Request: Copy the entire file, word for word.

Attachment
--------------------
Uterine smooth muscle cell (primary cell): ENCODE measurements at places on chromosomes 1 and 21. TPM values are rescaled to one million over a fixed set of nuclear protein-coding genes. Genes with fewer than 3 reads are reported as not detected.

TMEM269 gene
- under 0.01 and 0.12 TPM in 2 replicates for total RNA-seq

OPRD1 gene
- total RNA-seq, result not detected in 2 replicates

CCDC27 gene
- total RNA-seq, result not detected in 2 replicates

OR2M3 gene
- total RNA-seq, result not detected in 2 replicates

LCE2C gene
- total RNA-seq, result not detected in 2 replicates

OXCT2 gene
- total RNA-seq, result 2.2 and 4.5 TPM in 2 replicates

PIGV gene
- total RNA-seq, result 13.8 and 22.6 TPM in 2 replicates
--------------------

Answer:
Uterine smooth muscle cell (primary cell): ENCODE measurements at places on chromosomes 1 and 21. TPM values are rescaled to one million over a fixed set of nuclear protein-coding genes. Genes with fewer than 3 reads are reported as not detected.

TMEM269 gene
- under 0.01 and 0.12 TPM in 2 replicates for total RNA-seq

OPRD1 gene
- total RNA-seq, result not detected in 2 replicates

CCDC27 gene
- total RNA-seq, result not detected in 2 replicates

OR2M3 gene
- total RNA-seq, result not detected in 2 replicates

LCE2C gene
- total RNA-seq, result not detected in 2 replicates

OXCT2 gene
- total RNA-seq, result 2.2 and 4.5 TPM in 2 replicates

PIGV gene
- total RNA-seq, result 13.8 and 22.6 TPM in 2 replicates